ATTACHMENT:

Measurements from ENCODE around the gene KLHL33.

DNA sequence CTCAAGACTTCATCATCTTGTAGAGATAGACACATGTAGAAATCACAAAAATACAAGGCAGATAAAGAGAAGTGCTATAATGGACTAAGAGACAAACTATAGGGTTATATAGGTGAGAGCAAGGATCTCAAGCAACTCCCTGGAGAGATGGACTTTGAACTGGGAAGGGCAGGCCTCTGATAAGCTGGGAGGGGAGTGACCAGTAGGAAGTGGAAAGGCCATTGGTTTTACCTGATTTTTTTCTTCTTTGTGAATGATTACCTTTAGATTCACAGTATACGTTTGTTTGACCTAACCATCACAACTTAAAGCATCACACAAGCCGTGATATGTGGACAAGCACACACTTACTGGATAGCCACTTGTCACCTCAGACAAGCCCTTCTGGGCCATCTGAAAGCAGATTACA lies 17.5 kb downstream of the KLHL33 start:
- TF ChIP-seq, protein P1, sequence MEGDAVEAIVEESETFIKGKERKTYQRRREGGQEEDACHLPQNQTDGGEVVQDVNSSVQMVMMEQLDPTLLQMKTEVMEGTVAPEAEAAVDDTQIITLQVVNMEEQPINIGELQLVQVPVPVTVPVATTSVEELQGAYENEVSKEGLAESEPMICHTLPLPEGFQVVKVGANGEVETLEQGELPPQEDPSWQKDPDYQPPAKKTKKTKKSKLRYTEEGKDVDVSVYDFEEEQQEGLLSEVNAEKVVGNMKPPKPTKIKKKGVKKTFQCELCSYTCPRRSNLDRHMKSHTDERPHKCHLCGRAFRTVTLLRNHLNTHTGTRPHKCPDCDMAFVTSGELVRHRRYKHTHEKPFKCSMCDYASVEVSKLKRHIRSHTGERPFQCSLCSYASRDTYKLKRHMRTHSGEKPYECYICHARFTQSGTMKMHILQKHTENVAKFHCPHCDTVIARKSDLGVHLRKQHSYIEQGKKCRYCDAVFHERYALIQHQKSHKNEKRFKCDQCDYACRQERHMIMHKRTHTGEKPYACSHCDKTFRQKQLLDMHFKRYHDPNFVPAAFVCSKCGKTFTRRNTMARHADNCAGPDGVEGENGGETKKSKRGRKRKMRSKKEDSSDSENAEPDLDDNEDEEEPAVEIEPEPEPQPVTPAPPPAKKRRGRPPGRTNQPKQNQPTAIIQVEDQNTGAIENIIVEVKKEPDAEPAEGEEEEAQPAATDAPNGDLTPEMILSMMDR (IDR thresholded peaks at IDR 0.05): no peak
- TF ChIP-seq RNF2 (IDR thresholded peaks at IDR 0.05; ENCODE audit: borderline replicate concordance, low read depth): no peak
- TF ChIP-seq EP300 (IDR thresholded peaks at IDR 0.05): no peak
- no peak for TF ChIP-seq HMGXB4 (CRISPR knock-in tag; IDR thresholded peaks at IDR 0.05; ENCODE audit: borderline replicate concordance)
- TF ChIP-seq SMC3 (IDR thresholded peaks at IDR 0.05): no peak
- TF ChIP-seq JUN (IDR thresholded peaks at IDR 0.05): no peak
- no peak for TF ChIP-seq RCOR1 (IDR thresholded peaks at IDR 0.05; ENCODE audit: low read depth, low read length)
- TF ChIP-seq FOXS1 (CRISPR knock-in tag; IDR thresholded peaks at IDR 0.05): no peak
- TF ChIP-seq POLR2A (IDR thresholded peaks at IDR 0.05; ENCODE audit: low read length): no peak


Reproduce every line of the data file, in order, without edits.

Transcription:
Measurements from ENCODE around the gene KLHL33.

DNA sequence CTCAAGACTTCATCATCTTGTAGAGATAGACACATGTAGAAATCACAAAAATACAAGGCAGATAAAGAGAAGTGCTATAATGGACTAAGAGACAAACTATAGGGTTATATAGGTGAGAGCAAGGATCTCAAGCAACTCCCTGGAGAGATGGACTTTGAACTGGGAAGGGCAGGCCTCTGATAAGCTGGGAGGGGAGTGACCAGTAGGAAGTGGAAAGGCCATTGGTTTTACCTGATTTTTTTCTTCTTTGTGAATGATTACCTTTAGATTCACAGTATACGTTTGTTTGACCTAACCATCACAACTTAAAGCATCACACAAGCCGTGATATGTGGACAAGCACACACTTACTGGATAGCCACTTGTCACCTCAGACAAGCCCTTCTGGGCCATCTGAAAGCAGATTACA lies 17.5 kb downstream of the KLHL33 start:
- TF ChIP-seq, protein P1, sequence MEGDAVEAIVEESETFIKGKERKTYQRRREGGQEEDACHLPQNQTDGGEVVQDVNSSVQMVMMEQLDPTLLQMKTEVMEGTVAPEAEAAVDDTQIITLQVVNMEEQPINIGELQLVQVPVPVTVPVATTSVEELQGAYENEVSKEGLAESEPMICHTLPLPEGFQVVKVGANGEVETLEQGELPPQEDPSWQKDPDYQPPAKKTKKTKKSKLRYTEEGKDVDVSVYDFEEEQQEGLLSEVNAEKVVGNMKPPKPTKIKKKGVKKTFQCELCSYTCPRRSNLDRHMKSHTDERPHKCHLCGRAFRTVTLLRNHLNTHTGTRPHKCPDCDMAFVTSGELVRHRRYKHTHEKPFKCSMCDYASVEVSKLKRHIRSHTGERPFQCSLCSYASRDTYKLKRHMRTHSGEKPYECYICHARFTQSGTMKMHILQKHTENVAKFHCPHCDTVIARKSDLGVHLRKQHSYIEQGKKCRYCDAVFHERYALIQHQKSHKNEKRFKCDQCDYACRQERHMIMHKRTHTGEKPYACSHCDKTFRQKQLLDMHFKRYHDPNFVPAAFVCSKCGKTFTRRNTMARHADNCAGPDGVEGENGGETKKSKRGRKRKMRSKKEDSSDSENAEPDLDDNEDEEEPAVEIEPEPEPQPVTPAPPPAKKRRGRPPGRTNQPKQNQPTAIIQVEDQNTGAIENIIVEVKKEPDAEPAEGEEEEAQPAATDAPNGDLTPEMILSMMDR (IDR thresholded peaks at IDR 0.05): no peak
- TF ChIP-seq RNF2 (IDR thresholded peaks at IDR 0.05; ENCODE audit: borderline replicate concordance, low read depth): no peak
- TF ChIP-seq EP300 (IDR thresholded peaks at IDR 0.05): no peak
- no peak for TF ChIP-seq HMGXB4 (CRISPR knock-in tag; IDR thresholded peaks at IDR 0.05; ENCODE audit: borderline replicate concordance)
- TF ChIP-seq SMC3 (IDR thresholded peaks at IDR 0.05): no peak
- TF ChIP-seq JUN (IDR thresholded peaks at IDR 0.05): no peak
- no peak for TF ChIP-seq RCOR1 (IDR thresholded peaks at IDR 0.05; ENCODE audit: low read depth, low read length)
- TF ChIP-seq FOXS1 (CRISPR knock-in tag; IDR thresholded peaks at IDR 0.05): no peak
- TF ChIP-seq POLR2A (IDR thresholded peaks at IDR 0.05; ENCODE audit: low read length): no peak